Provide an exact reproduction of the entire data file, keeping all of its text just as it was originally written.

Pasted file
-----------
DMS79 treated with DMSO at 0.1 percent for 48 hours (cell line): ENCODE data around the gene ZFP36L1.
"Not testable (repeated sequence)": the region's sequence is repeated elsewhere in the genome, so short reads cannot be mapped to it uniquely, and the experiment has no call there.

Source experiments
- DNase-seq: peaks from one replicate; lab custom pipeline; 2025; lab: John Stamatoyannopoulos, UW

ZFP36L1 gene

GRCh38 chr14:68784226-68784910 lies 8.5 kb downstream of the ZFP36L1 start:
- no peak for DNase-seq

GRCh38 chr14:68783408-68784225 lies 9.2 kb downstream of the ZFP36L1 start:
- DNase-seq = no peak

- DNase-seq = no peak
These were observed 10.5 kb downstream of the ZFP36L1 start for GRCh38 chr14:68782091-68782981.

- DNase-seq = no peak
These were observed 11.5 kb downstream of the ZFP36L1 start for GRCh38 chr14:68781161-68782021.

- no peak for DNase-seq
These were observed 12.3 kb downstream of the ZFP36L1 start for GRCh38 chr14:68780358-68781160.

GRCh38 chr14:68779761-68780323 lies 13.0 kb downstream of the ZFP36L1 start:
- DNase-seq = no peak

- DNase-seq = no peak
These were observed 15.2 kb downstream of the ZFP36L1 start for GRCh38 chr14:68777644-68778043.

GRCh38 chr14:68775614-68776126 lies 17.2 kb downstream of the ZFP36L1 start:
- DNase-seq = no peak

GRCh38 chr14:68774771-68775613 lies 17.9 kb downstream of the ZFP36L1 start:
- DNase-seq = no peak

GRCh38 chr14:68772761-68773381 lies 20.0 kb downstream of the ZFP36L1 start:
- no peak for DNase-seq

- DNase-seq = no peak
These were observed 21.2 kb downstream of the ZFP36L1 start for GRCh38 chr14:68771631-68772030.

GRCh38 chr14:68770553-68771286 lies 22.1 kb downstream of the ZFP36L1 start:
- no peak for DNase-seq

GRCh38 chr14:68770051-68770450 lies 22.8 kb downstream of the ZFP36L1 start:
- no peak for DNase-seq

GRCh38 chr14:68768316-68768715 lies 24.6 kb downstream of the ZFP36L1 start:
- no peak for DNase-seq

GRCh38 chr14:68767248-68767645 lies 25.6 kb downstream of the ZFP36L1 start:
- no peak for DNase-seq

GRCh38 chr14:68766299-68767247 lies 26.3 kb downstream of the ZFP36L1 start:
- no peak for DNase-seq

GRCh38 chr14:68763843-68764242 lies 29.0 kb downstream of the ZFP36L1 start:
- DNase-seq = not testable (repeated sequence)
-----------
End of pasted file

DMS79 treated with DMSO at 0.1 percent for 48 hours (cell line): ENCODE data around the gene ZFP36L1.
"Not testable (repeated sequence)": the region's sequence is repeated elsewhere in the genome, so short reads cannot be mapped to it uniquely, and the experiment has no call there.

Source experiments
- DNase-seq: peaks from one replicate; lab custom pipeline; 2025; lab: John Stamatoyannopoulos, UW

ZFP36L1 gene

GRCh38 chr14:68784226-68784910 lies 8.5 kb downstream of the ZFP36L1 start:
- no peak for DNase-seq

GRCh38 chr14:68783408-68784225 lies 9.2 kb downstream of the ZFP36L1 start:
- DNase-seq = no peak

- DNase-seq = no peak
These were observed 10.5 kb downstream of the ZFP36L1 start for GRCh38 chr14:68782091-68782981.

- DNase-seq = no peak
These were observed 11.5 kb downstream of the ZFP36L1 start for GRCh38 chr14:68781161-68782021.

- no peak for DNase-seq
These were observed 12.3 kb downstream of the ZFP36L1 start for GRCh38 chr14:68780358-68781160.

GRCh38 chr14:68779761-68780323 lies 13.0 kb downstream of the ZFP36L1 start:
- DNase-seq = no peak

- DNase-seq = no peak
These were observed 15.2 kb downstream of the ZFP36L1 start for GRCh38 chr14:68777644-68778043.

GRCh38 chr14:68775614-68776126 lies 17.2 kb downstream of the ZFP36L1 start:
- DNase-seq = no peak

GRCh38 chr14:68774771-68775613 lies 17.9 kb downstream of the ZFP36L1 start:
- DNase-seq = no peak

GRCh38 chr14:68772761-68773381 lies 20.0 kb downstream of the ZFP36L1 start:
- no peak for DNase-seq

- DNase-seq = no peak
These were observed 21.2 kb downstream of the ZFP36L1 start for GRCh38 chr14:68771631-68772030.

GRCh38 chr14:68770553-68771286 lies 22.1 kb downstream of the ZFP36L1 start:
- no peak for DNase-seq

GRCh38 chr14:68770051-68770450 lies 22.8 kb downstream of the ZFP36L1 start:
- no peak for DNase-seq

GRCh38 chr14:68768316-68768715 lies 24.6 kb downstream of the ZFP36L1 start:
- no peak for DNase-seq

GRCh38 chr14:68767248-68767645 lies 25.6 kb downstream of the ZFP36L1 start:
- no peak for DNase-seq

GRCh38 chr14:68766299-68767247 lies 26.3 kb downstream of the ZFP36L1 start:
- no peak for DNase-seq

GRCh38 chr14:68763843-68764242 lies 29.0 kb downstream of the ZFP36L1 start:
- DNase-seq = not testable (repeated sequence)